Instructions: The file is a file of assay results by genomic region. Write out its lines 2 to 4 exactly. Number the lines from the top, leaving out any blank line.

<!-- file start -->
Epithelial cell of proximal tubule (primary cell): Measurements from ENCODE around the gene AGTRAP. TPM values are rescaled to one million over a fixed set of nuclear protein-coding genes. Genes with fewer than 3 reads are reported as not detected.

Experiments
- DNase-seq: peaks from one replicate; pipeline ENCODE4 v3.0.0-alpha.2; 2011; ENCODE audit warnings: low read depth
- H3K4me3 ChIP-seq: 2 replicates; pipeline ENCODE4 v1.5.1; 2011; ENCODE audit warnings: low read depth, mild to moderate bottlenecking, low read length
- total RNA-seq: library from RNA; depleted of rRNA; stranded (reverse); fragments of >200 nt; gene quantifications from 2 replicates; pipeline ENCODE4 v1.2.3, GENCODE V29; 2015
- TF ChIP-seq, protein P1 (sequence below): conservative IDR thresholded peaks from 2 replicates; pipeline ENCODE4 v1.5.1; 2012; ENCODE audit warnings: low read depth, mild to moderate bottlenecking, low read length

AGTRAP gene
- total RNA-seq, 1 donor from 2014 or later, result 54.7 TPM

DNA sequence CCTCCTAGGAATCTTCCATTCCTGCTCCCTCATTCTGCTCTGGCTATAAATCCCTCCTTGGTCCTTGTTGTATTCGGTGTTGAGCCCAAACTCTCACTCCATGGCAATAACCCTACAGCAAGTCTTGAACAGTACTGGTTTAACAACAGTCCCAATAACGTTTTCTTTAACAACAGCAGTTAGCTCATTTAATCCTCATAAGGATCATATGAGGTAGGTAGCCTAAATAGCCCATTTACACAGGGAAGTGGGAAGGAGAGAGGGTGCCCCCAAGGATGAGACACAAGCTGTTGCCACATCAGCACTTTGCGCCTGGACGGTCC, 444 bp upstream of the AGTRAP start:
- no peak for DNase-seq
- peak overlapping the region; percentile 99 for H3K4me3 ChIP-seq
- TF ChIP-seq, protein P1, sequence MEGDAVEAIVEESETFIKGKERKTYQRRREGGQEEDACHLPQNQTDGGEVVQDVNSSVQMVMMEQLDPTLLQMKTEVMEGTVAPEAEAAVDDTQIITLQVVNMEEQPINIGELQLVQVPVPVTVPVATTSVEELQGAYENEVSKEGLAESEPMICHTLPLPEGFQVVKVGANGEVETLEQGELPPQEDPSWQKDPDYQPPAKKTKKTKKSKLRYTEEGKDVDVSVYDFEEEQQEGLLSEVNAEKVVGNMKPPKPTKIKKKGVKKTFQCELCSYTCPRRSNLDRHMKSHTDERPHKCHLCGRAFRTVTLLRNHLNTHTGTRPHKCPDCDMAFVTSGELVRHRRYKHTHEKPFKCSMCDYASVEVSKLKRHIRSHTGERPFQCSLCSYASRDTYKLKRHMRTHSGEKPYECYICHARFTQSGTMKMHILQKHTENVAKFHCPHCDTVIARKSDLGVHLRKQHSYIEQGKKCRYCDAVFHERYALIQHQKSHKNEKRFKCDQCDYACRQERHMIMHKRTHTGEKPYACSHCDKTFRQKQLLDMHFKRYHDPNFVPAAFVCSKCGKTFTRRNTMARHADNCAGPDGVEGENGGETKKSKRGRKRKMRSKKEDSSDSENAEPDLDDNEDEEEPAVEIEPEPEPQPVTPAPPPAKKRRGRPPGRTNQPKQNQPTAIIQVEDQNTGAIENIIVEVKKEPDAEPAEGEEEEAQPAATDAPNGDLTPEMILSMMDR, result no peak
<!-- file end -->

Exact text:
Experiments
- DNase-seq: peaks from one replicate; pipeline ENCODE4 v3.0.0-alpha.2; 2011; ENCODE audit warnings: low read depth
- H3K4me3 ChIP-seq: 2 replicates; pipeline ENCODE4 v1.5.1; 2011; ENCODE audit warnings: low read depth, mild to moderate bottlenecking, low read length